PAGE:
• In POW, the threat of a 51% attack (or a collective effort to control validation for dishonest motives) is minimized due to the immense amount of computational power required. In POS, this minimization involves the immense amount of cryptocurrency required to be spent.

Major blockchains that use POS include Cardano, Tezos, Tron, EOS, and Cosmos. Ethereum is due to switch over to POS in the third week of September 2022, or what has been dubbed “The Merge”.

According to Ethereum, the benefits of POS include:

  • better energy efficiency;
  • lower barriers for being involved in the validation process (there is no need to expensive computer equipment to mine);
  • reduced risk of centralization since POS tends towards involving more validators (or nodes).

Though Ethereum claims that the POS mechanism makes “51% style attacks exponentially more costly for an attacker compared to proof-of-work” (ibid.), it is theoretically conceivable for a validator holding a huge store of cryptocurrency (or “crypto whale”) to provide 51% of the necessary coin to act dishonestly.

How This Can Be Applied

Since security is not a criterion that separates the two forms of consensus, it really comes down to what you think is better for the environment and for the development of blockchains.

There seems little on the side of keeping POW as the majority form of consensus given how much power it uses and how useless its tasks are when using this power. However, if such power might be made more green/sustainable and also used to serve some direct purpose benefitting a society, then there does seem to be some merit.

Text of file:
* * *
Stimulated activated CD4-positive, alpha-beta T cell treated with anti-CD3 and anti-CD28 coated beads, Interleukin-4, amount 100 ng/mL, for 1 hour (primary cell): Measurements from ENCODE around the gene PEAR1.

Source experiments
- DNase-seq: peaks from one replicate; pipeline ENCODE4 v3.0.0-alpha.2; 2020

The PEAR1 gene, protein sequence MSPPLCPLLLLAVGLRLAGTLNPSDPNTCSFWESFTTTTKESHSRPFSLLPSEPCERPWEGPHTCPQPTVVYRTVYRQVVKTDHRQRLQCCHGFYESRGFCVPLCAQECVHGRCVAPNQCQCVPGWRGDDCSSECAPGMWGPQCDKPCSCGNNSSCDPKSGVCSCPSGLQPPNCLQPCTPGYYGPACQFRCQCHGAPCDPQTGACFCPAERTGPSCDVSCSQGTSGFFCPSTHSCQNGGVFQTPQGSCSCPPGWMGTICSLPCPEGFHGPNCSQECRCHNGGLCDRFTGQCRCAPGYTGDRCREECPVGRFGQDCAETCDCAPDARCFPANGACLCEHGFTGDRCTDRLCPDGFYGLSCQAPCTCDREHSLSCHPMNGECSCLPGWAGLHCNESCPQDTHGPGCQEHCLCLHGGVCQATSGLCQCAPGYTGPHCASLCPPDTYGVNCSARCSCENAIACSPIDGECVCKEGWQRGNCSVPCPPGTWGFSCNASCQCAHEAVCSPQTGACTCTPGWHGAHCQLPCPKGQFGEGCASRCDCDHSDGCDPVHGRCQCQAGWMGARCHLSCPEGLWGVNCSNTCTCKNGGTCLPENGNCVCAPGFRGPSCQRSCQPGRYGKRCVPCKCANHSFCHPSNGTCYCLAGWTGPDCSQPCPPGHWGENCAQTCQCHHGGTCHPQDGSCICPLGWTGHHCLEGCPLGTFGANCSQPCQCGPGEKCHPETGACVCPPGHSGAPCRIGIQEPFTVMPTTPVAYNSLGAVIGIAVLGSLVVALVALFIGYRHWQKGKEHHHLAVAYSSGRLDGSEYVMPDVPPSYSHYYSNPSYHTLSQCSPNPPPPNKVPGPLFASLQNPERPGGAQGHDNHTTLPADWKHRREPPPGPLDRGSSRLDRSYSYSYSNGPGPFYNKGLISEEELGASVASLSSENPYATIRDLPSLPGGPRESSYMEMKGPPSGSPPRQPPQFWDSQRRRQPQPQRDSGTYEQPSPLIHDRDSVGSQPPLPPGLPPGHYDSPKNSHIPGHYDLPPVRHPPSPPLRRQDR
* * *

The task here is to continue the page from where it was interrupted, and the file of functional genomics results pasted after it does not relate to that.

An example of this is using compute power to provide assistance insolving problems users on the network might be having in real life. Applications of artificial intelligence might be delegated via a decentralized network to those clients who need a particular function that AI can provide.

This article originally appeared on Medium and is a part of the Crypto Industry Essentials educational program presented by The Art of the Bubble.

Though this article is credited to me, it contains some written material by Sebastian Purcell, PhD from his The Art of the Bubble education series on cryptocurrencies.

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Todd Mei PhD
Todd Mei PhD

Todd is a former Associate Professor of Philosophy with over 16 years of research experience in the philosophy of work and economics. He is currently the lead researcher and writer for the Web3 consultancy group, 1.2 Labs.

Crypto U Education
Crypto U Education

Cypto U is a series of blogs providing educational content for crypto enthusiasts. Content and lessons have been taken from The Art of the Bubble and 1.2 Labs.